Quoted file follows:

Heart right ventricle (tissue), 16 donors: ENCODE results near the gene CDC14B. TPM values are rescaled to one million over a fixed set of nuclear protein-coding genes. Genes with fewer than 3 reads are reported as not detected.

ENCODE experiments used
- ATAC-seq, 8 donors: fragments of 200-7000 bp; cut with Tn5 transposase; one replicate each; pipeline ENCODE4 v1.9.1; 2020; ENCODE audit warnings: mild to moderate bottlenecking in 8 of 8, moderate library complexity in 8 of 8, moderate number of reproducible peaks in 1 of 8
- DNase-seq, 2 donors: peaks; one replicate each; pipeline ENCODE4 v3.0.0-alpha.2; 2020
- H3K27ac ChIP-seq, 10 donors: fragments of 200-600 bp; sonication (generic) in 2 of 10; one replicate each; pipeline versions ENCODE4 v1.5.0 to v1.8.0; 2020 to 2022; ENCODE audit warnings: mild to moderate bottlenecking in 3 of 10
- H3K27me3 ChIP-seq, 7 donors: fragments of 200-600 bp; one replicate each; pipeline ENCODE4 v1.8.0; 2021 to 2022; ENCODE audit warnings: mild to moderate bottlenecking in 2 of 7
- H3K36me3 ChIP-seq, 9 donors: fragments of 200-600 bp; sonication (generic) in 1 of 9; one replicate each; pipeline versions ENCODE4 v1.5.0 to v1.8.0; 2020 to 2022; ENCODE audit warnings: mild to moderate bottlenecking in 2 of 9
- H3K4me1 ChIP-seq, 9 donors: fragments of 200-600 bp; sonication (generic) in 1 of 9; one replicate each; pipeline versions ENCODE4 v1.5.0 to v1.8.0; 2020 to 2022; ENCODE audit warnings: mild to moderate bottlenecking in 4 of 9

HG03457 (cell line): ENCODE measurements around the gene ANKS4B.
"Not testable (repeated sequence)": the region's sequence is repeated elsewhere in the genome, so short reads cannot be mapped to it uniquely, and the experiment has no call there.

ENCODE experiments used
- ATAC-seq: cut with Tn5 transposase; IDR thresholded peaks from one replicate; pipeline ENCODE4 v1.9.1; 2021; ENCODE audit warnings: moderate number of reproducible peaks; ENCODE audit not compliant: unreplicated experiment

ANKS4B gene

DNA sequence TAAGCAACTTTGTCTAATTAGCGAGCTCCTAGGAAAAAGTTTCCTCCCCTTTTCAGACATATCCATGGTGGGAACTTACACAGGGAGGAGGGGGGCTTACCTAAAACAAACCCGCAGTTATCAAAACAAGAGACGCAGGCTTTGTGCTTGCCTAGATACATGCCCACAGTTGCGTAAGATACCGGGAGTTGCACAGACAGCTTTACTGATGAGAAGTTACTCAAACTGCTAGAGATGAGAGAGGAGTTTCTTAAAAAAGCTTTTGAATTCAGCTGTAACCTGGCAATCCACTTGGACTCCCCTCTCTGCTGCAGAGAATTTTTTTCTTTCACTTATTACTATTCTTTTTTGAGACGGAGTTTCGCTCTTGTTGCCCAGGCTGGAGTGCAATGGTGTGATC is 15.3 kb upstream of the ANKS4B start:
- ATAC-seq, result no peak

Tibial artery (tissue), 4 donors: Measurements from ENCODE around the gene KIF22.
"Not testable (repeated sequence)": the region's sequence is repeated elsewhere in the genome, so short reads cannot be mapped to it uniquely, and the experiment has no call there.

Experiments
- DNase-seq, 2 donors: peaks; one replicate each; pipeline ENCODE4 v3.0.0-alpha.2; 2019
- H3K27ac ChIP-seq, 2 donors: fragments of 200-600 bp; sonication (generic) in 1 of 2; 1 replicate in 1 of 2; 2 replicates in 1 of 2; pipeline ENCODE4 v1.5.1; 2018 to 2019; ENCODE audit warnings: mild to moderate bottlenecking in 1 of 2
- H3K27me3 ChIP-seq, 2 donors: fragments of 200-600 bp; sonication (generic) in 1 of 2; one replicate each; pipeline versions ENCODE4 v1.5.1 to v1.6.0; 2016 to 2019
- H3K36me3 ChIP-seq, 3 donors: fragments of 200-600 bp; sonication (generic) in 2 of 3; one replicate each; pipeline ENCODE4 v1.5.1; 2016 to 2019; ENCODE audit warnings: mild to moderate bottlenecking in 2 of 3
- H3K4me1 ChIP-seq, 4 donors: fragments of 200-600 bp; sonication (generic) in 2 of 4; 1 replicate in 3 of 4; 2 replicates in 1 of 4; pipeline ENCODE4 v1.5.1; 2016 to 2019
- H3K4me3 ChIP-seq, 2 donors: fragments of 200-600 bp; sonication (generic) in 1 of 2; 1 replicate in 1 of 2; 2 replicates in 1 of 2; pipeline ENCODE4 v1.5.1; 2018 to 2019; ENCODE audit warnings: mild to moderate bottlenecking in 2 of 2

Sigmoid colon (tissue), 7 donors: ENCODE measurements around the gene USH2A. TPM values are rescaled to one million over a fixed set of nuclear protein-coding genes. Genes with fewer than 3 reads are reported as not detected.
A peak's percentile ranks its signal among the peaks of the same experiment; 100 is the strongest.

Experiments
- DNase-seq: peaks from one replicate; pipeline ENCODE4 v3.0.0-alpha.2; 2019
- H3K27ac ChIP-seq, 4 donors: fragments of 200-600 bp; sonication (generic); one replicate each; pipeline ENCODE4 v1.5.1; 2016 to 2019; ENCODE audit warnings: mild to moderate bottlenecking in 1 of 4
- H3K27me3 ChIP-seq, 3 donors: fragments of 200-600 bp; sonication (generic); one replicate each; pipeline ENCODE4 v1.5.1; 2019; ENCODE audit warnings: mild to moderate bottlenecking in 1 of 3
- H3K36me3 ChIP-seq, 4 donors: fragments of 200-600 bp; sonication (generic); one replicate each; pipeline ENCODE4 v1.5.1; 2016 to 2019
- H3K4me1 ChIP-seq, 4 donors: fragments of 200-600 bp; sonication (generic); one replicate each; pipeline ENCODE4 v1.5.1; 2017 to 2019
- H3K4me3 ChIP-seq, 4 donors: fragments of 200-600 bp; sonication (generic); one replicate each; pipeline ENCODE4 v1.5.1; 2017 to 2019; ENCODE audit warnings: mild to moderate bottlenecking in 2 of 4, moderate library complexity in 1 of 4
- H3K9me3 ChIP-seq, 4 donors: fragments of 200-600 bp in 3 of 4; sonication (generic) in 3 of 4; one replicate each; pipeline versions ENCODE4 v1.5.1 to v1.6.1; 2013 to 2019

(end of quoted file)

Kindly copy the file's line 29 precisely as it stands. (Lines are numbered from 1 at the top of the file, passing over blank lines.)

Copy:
- H3K27ac ChIP-seq, 4 donors: fragments of 200-600 bp; sonication (generic); one replicate each; pipeline ENCODE4 v1.5.1; 2016 to 2019; ENCODE audit warnings: mild to moderate bottlenecking in 1 of 4